GOP Rips Stimulus Package
House Democratic leaders touted their $825 billion stimulus proposal Thursday as a job-saving measure that would bolster cash-strapped communities and invest in energy, education and tax relief, but it received an instant thumbs-down from GOP leaders.
“I just took a moment to look over the draft from [Appropriations] Chairman [David] Obey and the outline by [Ways and Means] Chairman [Charlie] Rangel oh my God,” said House Minority Leader John Boehner (R-Ohio) during a press conference. “My notes here say that I’m disappointed. I just can’t tell you how shocked I am at what we’re seeing.”
Boehner blasted the Democratic plan, saying that it called for “half a trillion dollars in questionable new spending” and criticized the majority for not seeking Republican input.
“Six billion dollars going to community action agencies to home weatherization I’m not sure they have the capacity to do that,” he said. “This is not the kind of economic recovery plan that will create jobs and preserve jobs.
Republicans were already grumbling about being left out of the process in drafting the package.
There has been no GOP input in this draft, said Michael Steel, a Boehner spokesman. The first we saw of this policy was when it was e-mailed around this morning.
But a Democratic aide said Republicans should not be shocked. Obey briefed Appropriations ranking member Jerry Lewis (R-Calif.) earlier this week and asked for his input but received none, the aide said.
But Lewis ripped the package right out of the gate. This legislation appears to blanket government programs in spending with little thought toward real economic results, job creation, or respect for the taxpayer, he said.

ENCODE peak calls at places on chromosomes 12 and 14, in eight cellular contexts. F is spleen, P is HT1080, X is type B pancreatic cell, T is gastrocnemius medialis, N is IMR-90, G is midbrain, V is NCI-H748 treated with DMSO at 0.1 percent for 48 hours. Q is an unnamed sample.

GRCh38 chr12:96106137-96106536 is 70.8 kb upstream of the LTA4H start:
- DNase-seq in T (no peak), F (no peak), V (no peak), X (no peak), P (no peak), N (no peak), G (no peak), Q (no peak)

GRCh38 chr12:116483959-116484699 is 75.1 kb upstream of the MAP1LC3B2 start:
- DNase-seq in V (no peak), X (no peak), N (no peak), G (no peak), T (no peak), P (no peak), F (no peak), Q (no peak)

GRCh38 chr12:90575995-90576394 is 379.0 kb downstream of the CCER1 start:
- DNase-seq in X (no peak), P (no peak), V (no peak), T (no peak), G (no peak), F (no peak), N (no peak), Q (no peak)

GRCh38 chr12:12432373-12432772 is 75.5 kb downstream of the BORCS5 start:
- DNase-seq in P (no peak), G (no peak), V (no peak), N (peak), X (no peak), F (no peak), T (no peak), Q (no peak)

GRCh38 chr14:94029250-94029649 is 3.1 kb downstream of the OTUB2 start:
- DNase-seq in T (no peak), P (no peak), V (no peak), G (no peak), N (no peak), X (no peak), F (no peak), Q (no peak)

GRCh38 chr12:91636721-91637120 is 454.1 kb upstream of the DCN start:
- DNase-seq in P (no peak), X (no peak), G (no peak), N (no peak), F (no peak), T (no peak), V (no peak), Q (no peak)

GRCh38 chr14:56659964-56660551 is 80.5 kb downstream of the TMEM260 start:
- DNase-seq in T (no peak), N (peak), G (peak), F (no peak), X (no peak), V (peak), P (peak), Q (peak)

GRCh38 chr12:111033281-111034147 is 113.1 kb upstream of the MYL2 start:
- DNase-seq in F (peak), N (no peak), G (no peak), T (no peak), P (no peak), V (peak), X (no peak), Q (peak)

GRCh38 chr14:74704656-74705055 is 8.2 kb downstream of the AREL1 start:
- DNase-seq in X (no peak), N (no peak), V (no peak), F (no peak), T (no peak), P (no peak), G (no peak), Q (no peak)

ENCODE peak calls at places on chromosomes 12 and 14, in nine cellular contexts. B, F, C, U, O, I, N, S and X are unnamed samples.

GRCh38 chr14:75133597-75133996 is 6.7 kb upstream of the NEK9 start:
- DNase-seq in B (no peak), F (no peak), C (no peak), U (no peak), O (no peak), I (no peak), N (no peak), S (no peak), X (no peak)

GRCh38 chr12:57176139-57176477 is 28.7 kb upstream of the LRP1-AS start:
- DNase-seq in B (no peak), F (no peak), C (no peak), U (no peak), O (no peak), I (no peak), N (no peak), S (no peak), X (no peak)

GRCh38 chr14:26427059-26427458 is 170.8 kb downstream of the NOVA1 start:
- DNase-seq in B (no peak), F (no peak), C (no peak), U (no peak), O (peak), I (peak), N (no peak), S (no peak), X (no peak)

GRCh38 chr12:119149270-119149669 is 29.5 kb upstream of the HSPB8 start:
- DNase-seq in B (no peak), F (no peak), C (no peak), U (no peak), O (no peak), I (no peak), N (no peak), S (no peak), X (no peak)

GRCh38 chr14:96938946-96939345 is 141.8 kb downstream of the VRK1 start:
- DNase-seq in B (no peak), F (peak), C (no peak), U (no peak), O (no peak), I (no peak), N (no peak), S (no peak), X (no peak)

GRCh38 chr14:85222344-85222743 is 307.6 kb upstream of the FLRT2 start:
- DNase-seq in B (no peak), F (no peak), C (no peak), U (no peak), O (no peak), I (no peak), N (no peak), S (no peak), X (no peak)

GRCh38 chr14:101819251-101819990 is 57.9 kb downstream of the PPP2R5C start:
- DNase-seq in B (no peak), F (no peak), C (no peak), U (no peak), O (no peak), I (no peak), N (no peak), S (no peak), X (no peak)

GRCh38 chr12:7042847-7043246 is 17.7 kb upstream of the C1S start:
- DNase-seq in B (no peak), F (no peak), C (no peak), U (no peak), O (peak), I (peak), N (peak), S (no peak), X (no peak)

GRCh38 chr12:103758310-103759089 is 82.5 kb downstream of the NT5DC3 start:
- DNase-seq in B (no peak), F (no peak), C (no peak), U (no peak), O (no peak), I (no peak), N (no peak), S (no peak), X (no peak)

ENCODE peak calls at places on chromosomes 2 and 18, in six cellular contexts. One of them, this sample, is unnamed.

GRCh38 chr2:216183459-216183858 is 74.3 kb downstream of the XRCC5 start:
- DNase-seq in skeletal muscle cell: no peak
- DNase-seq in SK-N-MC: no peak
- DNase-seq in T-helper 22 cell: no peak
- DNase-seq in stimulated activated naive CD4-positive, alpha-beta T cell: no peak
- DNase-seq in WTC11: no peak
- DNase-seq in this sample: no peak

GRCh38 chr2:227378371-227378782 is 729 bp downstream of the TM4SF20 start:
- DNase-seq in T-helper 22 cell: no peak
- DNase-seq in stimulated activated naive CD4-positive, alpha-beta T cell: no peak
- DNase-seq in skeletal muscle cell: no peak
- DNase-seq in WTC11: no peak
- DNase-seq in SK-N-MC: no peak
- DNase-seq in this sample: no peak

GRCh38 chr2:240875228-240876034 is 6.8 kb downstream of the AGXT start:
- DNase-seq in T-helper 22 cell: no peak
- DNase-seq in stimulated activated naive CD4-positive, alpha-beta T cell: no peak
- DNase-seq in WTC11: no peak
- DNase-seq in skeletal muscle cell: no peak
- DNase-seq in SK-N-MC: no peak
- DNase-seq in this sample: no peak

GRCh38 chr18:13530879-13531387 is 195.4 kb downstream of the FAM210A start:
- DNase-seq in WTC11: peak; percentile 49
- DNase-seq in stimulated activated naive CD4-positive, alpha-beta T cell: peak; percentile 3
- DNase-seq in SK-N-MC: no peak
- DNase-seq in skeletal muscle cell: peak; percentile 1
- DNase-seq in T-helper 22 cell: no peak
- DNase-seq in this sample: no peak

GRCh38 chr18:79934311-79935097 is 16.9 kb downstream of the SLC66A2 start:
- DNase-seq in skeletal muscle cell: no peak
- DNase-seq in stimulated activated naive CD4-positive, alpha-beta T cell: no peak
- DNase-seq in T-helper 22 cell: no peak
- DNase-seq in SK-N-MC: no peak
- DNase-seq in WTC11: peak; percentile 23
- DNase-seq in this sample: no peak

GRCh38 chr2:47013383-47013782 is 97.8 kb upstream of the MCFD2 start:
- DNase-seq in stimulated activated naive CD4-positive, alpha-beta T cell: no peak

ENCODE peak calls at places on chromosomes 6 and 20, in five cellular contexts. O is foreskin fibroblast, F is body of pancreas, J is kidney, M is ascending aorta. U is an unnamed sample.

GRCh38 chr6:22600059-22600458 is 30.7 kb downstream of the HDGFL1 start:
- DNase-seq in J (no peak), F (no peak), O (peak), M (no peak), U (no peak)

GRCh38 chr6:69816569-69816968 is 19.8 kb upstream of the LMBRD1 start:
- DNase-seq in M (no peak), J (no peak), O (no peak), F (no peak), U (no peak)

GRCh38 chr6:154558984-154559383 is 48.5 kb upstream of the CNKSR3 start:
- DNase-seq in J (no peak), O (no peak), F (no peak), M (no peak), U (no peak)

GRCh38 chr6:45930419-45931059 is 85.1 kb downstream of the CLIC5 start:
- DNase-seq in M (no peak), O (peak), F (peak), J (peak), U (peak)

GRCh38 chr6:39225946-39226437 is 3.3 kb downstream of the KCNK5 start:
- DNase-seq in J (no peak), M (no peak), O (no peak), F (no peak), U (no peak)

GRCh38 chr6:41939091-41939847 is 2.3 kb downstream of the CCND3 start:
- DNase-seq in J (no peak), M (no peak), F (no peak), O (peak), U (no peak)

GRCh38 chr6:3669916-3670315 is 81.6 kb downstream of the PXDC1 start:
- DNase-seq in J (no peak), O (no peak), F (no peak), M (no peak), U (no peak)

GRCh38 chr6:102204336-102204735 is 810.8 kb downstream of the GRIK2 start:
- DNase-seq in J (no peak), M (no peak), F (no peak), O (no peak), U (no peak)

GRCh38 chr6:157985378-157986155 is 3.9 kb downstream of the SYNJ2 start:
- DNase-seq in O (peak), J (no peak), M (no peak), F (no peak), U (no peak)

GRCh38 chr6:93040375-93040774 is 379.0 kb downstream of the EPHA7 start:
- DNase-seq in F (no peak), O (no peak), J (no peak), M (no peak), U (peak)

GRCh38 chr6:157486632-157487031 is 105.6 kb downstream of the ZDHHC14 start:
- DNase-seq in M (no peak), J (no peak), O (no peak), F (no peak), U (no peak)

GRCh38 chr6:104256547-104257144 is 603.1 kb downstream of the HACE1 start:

Speaker Nancy Pelosi (D-Calif.) outlined the package Thursday morning and said it would be marked up in committees next week, fulfilling a request by Republicans.
The plan includes $550 billion in new spending and $275 billion in tax cuts, with major investments in roads, education, energy and health care, as well as aid to struggling states and tax relief of up to $500 per worker.
State and local governments are the biggest winners in the package, with more than $300 billion flowing to them through education and health care programs and transportation systems.
Clean energy initiatives also will get a massive infusion of cash, along with money for construction of science facilities and broadband Internet.
The unemployed will enjoy extended benefits throughout 2009 in the areas of health care and food stamps.
Pelosi said the plan was developed in consultation with the incoming Obama administration, but she stressed that the package is a House proposal.
This is the first step in the process, she said.
Among items that didnt make it into the measure is another patch to the Alternative Minimum Tax, which would have either swollen the proposals size or crowded out other tax cuts.
Obey warned that the new proposal may not be enough to stabilize the economy. I would not be surprised to see us go further on some of these programs down the line.
Obey said people should not view the package as a salvation for the economy. A more fitting description, he said, is the largest effort by any legislative body on the planet to try to take government action to prevent economic catastrophe.
Democrats are aiming to mark up the bill in the Appropriations Committee on Wednesday, and are hoping to bring it to the floor on Jan. 28.
From there, the Senate can take up the package the following week while the House passes an omnibus spending bill that includes leftover appropriations bills from 2008. Congress will then have one final week to resolve the stimulus package and the omnibus bill before heading into the Presidents Day recess on Feb. 13, Obey said.
Jennifer Bendery contributed to this report.